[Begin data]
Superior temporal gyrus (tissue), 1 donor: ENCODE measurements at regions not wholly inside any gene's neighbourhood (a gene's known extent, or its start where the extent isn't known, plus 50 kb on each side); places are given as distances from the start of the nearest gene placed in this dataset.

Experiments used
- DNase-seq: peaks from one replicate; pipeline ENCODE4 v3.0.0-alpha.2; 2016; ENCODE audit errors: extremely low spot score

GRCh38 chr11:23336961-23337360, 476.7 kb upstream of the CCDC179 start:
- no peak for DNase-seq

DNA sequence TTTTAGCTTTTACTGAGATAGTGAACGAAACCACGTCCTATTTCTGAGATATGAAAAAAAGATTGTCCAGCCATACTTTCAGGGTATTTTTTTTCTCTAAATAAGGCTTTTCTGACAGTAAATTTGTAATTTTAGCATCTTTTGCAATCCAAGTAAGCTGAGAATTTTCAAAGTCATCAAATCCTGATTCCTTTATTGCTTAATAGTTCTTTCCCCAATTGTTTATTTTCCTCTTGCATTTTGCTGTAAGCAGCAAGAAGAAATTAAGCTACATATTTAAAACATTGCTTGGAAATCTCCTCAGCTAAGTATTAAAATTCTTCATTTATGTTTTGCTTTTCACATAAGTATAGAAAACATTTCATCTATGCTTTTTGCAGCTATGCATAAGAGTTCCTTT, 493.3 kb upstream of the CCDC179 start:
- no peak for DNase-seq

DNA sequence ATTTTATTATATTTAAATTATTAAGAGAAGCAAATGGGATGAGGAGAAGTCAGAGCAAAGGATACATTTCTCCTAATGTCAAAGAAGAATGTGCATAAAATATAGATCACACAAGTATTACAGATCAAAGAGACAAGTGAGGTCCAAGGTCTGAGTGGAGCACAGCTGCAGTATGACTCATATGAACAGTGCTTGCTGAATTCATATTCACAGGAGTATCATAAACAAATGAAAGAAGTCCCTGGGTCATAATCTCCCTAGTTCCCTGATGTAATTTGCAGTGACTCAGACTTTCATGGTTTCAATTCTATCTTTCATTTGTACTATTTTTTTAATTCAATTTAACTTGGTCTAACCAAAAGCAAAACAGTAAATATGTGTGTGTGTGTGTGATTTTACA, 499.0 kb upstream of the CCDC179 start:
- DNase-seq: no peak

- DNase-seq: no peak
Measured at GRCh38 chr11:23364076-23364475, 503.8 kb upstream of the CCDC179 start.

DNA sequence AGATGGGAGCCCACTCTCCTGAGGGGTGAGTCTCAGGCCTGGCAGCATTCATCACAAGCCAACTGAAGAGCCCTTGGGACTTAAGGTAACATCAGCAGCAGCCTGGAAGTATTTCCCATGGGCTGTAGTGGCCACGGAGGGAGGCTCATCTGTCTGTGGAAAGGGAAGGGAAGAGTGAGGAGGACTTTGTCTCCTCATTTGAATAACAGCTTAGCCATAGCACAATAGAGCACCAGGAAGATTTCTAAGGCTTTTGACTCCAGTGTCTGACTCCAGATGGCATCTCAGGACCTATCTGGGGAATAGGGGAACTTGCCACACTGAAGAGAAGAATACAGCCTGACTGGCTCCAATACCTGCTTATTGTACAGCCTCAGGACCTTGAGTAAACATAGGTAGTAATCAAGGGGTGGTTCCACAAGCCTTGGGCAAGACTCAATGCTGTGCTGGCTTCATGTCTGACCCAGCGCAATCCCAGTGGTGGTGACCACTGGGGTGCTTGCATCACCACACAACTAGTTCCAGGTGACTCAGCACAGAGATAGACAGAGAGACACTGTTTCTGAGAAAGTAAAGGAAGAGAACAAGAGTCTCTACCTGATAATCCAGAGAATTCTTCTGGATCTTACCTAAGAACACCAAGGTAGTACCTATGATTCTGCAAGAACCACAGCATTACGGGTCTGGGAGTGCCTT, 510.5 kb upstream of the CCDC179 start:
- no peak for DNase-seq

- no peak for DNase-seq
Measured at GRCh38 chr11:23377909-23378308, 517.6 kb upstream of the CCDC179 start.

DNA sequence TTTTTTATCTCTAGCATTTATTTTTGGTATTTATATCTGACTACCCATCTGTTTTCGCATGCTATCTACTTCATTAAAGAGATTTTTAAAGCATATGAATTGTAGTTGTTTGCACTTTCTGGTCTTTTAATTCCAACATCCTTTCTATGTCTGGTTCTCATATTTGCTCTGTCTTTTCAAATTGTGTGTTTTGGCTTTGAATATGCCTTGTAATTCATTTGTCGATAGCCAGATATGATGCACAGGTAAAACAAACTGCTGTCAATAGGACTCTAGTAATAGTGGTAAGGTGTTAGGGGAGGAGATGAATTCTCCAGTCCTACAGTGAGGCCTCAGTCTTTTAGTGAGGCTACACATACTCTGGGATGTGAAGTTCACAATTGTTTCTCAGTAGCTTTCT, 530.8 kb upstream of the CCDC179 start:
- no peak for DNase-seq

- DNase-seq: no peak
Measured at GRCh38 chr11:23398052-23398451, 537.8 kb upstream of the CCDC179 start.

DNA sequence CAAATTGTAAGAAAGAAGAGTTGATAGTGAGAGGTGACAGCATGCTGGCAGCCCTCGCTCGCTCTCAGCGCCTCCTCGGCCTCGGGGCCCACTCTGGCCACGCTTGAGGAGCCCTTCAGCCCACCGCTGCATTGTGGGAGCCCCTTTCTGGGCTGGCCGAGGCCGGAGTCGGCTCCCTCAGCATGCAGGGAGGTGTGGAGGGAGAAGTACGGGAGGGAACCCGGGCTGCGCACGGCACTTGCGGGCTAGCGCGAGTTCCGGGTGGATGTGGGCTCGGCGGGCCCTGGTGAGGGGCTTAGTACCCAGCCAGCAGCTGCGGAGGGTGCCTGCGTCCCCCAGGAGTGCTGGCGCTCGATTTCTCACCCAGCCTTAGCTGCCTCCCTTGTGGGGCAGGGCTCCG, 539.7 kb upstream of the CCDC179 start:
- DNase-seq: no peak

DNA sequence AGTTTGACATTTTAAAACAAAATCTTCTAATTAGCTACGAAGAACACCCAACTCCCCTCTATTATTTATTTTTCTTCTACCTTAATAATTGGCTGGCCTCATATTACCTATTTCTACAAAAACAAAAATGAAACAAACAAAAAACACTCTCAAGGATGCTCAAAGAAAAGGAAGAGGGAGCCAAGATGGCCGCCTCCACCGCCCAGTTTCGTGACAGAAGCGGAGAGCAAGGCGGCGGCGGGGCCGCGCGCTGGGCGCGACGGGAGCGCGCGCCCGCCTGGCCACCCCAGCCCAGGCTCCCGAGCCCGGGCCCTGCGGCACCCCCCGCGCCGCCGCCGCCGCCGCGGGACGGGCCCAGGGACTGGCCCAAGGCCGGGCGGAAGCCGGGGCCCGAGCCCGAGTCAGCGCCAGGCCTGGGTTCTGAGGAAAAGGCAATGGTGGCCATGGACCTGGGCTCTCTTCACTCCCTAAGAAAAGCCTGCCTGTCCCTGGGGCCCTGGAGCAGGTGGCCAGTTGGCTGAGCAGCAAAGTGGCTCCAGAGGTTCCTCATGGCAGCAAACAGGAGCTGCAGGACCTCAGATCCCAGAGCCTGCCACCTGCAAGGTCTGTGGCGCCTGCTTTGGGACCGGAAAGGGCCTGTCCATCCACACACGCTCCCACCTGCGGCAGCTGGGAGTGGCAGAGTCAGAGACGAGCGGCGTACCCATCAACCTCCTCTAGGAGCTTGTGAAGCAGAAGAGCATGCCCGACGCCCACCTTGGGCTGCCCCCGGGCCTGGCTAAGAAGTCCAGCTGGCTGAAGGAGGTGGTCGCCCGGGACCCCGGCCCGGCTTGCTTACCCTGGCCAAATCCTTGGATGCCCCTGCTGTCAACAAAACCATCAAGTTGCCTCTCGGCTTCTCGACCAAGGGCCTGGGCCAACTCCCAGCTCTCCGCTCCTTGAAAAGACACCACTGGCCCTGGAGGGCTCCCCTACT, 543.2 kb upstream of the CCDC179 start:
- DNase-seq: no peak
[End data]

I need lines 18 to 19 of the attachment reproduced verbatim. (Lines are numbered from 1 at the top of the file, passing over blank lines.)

- DNase-seq: no peak
Measured at GRCh38 chr11:23398052-23398451, 537.8 kb upstream of the CCDC179 start.